MOST RECENT

SPLEEN AUSTRALIA Based at the Alfred Hospital, Melbourne

Did you know that people without a functioning spleen have a lifelong risk of developing life-threatening infections from encapsulated bacteria?

Our clinical service has proven it reduces the occurrence of sepsis in our patient group and saves lives! It is also a cost effective public health program.

Infections can be prevented by:

Vaccines: pneumococcal, meningococcal, Hib & annual influenza vaccine

Antibiotics: some patients are recommended to take a daily or lifelong antibiotic. All patients need an emergency supply to take if they are very unwell and unable to get to the GP or ED promptly

Education: Patients are informed of what are the signs and symptoms of a bacterial infection.  Patients must know “people without spleens can get very sick, very quickly if they ignore the symptoms”.

For further information visit the Spleen Australia website, it provides information for patients and clinicians.

Visit our website: www.spleen.org.au

As you know, the Adaptors to Web Services project commenced in July 2018 with an expected end date of 13 March 2022.  This was required to uplift ageing technology to ensure patient and provider information remains secure, now and into the future. Services Australia (the agency) granted developers and sites additional time to develop and deploy software to customers to allow for industry challenges in transitioning by this date.

We have now reached a critical phase in our project. The agency will be removing access to Medicare Online (including Department of Veterans’ Affairs and the Australian Immunisation Register) using ageing patient administration software from 4 October 2022, or earlier as requested by their software developer. ECLIPSE users and complex organisations such as jurisdictions and pathology providers, will not be impacted at this stage.

What this means for you

Healthcare locations that use ageing patient administration software to submit claims or data using Medicare Online will have their access gradually removed over a 6-8 week period starting from 4 October 2022 or earlier as requested by their software developer. We are communicating this to people and businesses still using adaptors.  Sites that haven’t transitioned in time will need to contact their software developer or use alternative claiming channels. This may cause disruption, additional administration pressure and costs to their business.

Alternative claiming channels

Alternative claiming channels include Health Professional Online Services. You can visit our website and search ‘Online options for health professionals’ to find out how to use these services.  Where you aren’t able to make an electronic claim on their customer’s behalf using HPOS, the customer can submit their claim to Medicare via:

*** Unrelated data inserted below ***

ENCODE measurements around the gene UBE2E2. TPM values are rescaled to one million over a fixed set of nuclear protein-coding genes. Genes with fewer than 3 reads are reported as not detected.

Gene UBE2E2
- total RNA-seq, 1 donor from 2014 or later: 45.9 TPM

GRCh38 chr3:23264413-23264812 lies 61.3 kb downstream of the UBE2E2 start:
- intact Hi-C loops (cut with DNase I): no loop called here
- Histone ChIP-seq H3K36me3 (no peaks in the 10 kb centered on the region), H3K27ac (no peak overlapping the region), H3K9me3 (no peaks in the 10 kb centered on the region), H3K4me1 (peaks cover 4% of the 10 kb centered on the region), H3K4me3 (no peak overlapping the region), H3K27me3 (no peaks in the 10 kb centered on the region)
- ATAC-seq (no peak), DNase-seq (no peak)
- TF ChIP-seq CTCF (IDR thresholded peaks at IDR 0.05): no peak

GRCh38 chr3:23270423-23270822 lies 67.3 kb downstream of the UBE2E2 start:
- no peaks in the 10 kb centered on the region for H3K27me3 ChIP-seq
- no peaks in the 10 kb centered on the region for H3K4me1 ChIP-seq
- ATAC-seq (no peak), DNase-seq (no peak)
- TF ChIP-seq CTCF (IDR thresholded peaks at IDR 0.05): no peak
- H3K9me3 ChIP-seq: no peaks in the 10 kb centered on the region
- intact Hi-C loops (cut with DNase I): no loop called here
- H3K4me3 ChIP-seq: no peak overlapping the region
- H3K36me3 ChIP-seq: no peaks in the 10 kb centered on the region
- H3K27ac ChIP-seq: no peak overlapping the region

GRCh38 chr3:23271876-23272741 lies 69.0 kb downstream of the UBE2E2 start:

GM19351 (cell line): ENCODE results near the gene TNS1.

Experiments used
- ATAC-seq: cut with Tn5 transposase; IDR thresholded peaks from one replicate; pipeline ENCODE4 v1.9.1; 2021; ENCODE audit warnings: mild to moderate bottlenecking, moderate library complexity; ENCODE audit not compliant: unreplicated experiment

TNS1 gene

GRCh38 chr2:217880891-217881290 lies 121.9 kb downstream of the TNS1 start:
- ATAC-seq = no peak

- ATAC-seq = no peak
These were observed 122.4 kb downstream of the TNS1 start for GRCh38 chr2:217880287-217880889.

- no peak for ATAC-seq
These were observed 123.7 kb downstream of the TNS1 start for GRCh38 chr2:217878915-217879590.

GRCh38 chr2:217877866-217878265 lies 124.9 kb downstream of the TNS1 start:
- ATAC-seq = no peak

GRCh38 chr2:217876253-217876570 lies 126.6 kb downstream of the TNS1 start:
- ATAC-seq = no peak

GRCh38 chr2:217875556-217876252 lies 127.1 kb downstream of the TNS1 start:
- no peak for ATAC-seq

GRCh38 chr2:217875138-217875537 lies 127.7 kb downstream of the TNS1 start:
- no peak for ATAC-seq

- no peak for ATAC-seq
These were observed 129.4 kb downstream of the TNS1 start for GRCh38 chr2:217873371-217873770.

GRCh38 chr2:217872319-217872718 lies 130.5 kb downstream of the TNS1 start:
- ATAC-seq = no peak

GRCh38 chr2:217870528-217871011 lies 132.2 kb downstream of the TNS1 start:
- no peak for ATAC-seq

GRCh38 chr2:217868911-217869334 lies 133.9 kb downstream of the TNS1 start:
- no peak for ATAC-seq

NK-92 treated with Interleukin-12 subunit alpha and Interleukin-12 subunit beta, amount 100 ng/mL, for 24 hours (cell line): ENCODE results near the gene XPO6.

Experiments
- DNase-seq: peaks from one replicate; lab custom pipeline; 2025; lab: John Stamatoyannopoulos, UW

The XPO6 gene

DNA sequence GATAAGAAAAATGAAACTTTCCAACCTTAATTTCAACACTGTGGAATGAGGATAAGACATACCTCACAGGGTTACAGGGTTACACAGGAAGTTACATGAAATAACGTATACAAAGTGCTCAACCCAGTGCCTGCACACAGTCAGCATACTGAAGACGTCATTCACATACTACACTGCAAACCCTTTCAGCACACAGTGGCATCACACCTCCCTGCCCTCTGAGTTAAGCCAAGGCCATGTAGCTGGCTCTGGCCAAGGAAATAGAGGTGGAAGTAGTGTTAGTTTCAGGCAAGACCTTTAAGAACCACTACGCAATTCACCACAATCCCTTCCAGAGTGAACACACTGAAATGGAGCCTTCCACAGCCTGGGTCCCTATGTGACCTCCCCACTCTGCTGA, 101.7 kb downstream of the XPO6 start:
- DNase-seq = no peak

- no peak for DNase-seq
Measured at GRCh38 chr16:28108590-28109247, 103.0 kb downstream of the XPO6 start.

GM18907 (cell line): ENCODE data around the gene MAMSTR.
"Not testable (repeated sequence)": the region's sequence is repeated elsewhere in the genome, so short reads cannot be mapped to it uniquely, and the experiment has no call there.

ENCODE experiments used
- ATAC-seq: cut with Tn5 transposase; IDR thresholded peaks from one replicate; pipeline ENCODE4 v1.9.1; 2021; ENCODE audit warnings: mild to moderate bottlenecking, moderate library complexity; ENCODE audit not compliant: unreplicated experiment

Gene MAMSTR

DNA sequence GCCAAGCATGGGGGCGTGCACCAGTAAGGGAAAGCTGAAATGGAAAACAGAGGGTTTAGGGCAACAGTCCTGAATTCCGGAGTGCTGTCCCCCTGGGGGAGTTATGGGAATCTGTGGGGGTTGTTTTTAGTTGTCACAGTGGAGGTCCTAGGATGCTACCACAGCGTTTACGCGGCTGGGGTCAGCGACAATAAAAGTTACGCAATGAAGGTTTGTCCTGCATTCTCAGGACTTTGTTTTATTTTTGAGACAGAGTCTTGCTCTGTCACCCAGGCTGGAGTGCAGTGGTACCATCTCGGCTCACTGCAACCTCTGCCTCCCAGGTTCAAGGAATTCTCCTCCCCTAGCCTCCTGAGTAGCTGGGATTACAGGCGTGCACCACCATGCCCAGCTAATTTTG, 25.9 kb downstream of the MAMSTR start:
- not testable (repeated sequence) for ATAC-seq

• their Medicare online account through myGov
  • their Express Plus Medicare mobile app.

Consumers can read more about the different ways they can make a Medicare claim on our website by searching ‘Medicare claims’.

Next steps

Please continue to support healthcare locations by encouraging them to speak to their software developer and helping them register for a PRODA Organisation account.

If ACNP members would like to speak to someone for more information, contact eBusiness Service Centre on 1800 700 199, Option 2, 9am to 5pm Monday to Friday (AEST).

Please click below to see a copy of the Government's response to the report of the NSW Legislative Council Portfolio Committee No. 2 – Health entitled 'Health outcomes and access to health and hospital services in rural, regional and remote New South Wales'.

NSW Government Response


The following article has been published in DVA Provider News: COVID-19 oral antiviral medicine information. Plan now for when your DVA patients get COVID-19.

We’re increasing the PBS medicines that can be approved online

Services Australia has been working with the Department of Health and Aged Care to increase the number of PBS items that can be approved in ‘real time’ using the Online PBS Authorities System (the system).

From 1 September 2022, prescribers can submit certain Authority Required ‘Written’ (written) PBS medicines on the schedule using the system. Over time, more written PBS medicines across broader medicine groups will be added to the system for ‘real time’ approval.

We will continue to work with the Department of Health and Aged Care to update the relevant PBS listings and will continue to share this information with you as it becomes available.

Over the next 2 years, we will also be improving the system’s digital capability to support the transition of Authority Required (Written) medicines for online access.

Can PBS authority approval be submitted by post?

Prescribers can still submit applications for authority to prescribe by:

  • mailing the application
  • uploading applications in HPOS.

Updated versions of application forms will remain available on our website.

How will prescribers know what the changes are?

Whenever there are changes, we’ll send you a summary table to let you know what’s changed.

We’ll explain what the change is, for what condition, and the drugs that treat it.

New HPOS Education Resource

The Health Professional Education Resources Gateway offers a vast and growing range of customised educational resources for health professionals. We are excited to announce the addition of a new education resource that examines Health Professional Online Services (HPOS). This new simulation, HPOS Fundamentals, gives providers and their delegates,